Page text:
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Neri shares how experience makes us political for others in the second HEIGHTS’ Creative Talks 2021

Kenzie Sy | Nov 21, 2021

In continuation of this year’s HEIGHTS Creative Talks, writer and lecturer Bernadette “Det” Neri tackled “We are Political Animals: Engaging the Political in Literature” last November 12, 2021. She highlights how culture influences people to become more political.

Pagpapakatao sa pakikipagkapwa-tao

Neri starts off her talk by emphasizing the importance of pagpapakatao sa pakikipagkapwa-tao. She mentions that humans have three important aspects, namely: emotion (the ability to feel physical emotions), cognition (ability to process thoughts and emotions), and action (ability to influence the culture and time a person is born into). Neri mentions that humans can also act upon society and history, alongside these three aspects.

For her, these aspects play a big role in culture and consequently in a person's art and style. Neri highlights the Philippines' "hetero-patriarchal" system as an example of how society has developed a culture that discriminates against people who do not conform to prevalent gender roles and stereotypes. “Kinakailangan tugunan ito dahil kung hindi tayo nakasusunod sa mga inaasahan sa atin ng ating lipunan, tayo ay didiskriminahin,” she said.

Further, people who face discrimination from the dominant hetero-patriarchal system in the country are already experiencing a political phenomenon. “‘Yun ang dahilan kung bakit tayo nagiging pulitikal,” she said.

Ugnayang Panlipunan

According to Neri, society has hierarchies that affect a person's livelihood, belief, ethnicity, gender, sexuality, and age, among others. “Napipilitan tayong makinig at sumunod sa katakdaan [ng lipunan],” Neri said, bringing her point forward in culture’s rules of what’s “acceptable” and “not acceptable”.

“Socialization becomes a part of ourselves and how we work,” Neri said. She cites being a part of the LGBTQ+ community in the workplace as an instance of existing hierarchies in society and prevailing discriminatory stereotypes. [Sa lipunan natin,] wala na ‘yung husay at talino mo kung bakla ka,” Neri said.

How does it happen? Who’s above it?

For Neri, people in positions of power cultivate these harmful and discriminatory norms in society. This manifests in relevant issues such as misinformation, lack of education, violence against indigenous people, among others. She believes it becomes a domino effect that begins with the people who hold the most power and wealth. Citing the prevalence of disinformation, she says: “Bakit napakalaganap ng fake news? Dahil sa mga internet trolls, maraming mga binabayaran.”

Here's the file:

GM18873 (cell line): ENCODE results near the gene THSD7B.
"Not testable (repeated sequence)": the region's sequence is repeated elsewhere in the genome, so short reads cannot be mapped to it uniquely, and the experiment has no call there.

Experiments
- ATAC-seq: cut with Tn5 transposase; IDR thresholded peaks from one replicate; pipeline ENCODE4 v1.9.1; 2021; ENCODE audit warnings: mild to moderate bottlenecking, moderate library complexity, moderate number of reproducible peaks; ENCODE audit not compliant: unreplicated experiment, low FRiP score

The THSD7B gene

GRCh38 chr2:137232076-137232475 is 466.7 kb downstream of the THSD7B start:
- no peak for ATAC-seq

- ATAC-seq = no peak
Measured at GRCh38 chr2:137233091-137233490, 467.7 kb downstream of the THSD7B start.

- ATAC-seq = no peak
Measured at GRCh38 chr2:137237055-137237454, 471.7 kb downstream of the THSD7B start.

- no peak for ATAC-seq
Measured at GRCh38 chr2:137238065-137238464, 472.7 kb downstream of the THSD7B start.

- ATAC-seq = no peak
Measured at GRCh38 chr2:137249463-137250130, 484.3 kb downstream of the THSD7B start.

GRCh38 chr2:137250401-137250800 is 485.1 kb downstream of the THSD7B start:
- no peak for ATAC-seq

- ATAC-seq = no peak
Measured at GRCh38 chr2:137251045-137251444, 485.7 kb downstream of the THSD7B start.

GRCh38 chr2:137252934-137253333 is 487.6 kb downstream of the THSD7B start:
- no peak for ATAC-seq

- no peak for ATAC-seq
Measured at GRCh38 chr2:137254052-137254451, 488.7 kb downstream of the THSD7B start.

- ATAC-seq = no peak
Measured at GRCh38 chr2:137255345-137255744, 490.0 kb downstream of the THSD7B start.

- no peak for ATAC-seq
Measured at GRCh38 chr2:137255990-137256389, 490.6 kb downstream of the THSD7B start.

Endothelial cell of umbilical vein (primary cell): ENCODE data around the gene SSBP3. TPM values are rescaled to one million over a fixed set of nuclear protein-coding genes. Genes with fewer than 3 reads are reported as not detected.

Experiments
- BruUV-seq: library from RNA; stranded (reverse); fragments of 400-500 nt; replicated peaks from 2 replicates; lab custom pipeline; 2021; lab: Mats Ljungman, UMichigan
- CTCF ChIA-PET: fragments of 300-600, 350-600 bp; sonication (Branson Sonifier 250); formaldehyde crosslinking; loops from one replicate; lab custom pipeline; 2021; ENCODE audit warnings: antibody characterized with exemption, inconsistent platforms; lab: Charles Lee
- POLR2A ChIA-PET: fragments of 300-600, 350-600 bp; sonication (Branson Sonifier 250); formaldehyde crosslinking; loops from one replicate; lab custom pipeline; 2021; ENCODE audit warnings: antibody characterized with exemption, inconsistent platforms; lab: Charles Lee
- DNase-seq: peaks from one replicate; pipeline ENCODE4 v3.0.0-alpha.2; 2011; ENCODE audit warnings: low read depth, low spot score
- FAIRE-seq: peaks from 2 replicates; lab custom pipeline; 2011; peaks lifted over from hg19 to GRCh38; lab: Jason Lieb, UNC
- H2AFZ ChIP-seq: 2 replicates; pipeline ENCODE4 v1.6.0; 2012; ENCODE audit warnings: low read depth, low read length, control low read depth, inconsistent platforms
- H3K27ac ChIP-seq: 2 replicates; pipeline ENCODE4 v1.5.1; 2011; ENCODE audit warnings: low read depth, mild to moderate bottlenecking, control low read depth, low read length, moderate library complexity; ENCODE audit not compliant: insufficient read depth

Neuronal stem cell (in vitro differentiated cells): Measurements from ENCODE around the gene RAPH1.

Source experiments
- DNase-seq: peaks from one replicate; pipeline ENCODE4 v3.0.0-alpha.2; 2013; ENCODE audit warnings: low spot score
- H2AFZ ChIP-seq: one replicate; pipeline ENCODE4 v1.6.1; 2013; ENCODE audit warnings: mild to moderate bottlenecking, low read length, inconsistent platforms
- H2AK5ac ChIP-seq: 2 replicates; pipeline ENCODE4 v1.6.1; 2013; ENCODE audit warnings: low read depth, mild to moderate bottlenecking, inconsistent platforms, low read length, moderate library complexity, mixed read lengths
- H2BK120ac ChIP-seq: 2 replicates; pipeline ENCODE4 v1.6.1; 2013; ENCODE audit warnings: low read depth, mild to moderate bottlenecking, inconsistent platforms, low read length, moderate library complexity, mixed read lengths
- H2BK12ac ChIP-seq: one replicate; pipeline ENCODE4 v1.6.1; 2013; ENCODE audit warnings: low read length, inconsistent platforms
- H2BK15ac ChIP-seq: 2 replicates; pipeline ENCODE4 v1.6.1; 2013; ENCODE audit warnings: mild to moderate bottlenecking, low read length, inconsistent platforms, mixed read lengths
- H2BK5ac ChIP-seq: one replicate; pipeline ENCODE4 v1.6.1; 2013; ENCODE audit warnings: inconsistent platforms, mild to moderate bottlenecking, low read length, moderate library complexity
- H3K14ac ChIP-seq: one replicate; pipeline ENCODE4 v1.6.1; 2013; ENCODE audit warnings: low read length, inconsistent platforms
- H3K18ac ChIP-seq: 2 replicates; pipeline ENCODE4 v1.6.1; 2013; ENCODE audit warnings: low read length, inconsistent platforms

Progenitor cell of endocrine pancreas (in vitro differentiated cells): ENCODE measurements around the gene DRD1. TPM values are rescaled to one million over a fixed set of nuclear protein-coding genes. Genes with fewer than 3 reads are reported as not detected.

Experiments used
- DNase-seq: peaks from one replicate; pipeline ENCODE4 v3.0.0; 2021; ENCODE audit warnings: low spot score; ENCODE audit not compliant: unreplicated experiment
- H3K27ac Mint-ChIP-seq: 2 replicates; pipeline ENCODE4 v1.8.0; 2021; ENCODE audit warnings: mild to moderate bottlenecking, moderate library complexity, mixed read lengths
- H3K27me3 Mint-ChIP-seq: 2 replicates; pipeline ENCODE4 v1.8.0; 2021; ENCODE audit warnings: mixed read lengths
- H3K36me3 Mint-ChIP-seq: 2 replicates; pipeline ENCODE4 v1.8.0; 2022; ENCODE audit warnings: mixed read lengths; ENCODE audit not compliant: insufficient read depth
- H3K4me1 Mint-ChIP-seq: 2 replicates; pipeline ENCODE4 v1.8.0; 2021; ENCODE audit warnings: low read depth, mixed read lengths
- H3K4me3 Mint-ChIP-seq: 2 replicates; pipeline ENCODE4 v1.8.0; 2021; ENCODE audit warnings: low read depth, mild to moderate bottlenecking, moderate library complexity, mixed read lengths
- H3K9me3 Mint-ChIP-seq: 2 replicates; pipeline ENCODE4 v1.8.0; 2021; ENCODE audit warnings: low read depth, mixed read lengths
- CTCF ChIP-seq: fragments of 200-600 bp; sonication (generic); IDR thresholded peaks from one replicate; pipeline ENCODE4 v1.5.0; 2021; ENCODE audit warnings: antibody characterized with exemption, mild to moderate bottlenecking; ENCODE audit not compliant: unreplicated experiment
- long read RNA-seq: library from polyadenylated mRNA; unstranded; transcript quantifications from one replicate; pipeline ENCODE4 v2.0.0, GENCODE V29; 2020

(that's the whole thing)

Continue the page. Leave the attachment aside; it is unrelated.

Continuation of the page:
She also emphasizes the lack of accountability from the government regarding their human rights violations such as extrajudicial killings, and how the media failed to show the truth in terms of the number of people who died and were affected. Neri added that the government failed in their pandemic response, citing lack of budget for vaccinations and testing kits. Experiencing these failures make people more political.

Why we are political

The three aspects Neri cited — namely emotion, cognition, and action — are affected by culture and economy. Thus, they are no longer personal acts, but collective emotions of society.

Para sa nakararami, para sa isa’t isa, para sa kapwa,” Neri said. 

Ultimately, Neri believes that emotion, cognition, action, and experiences are all to empower other people. According to Neri, it all starts with acceptance, love, and respect for ourselves, and seeing oneself as equal to others. “Sa tuwing mayroon tayong kapwa na nahihirapan … gusto natin ipaglaban ang kanilang karapatan. Nagiging pulitikal tayo,” she said.

“Pagdama, pagtindig, pagkilos” are the most important actions that people should take to fight for a better society, according to Neri. In being political, people must empathize with the suffering and pain that their kapwa has been through, to stand up for themselves and for the people that they are fighting for, and to act the change they want to see in the world.

Fighting for a more just and fair society also creates a culture where we are our authentic selves. “Ang kultura ay nagiging parte sa paglikha ng ating sarili,” she said.

However, Neri asserts that the self is an extension of our lipunan, bayan, at kapwa and whatever we do ultimately affects other people. “Naging tayo lang ang ‘tayo’ dahil sa mga tao sa paligid natin,” Neri stated.

For Neri, there are intersections in people's personal experiences of discrimination, thus pushing people to fight for others' rights, aside from their own. These instances are ultimately reflected in the art that they create.

“We are political not for ourselves, but for others,” Neri affirmed.

Written by

Kenzie Sy

HEIGHTS Online Staffer (2020-2021), Associate HEIGHTS Online Editor (2022-2023)

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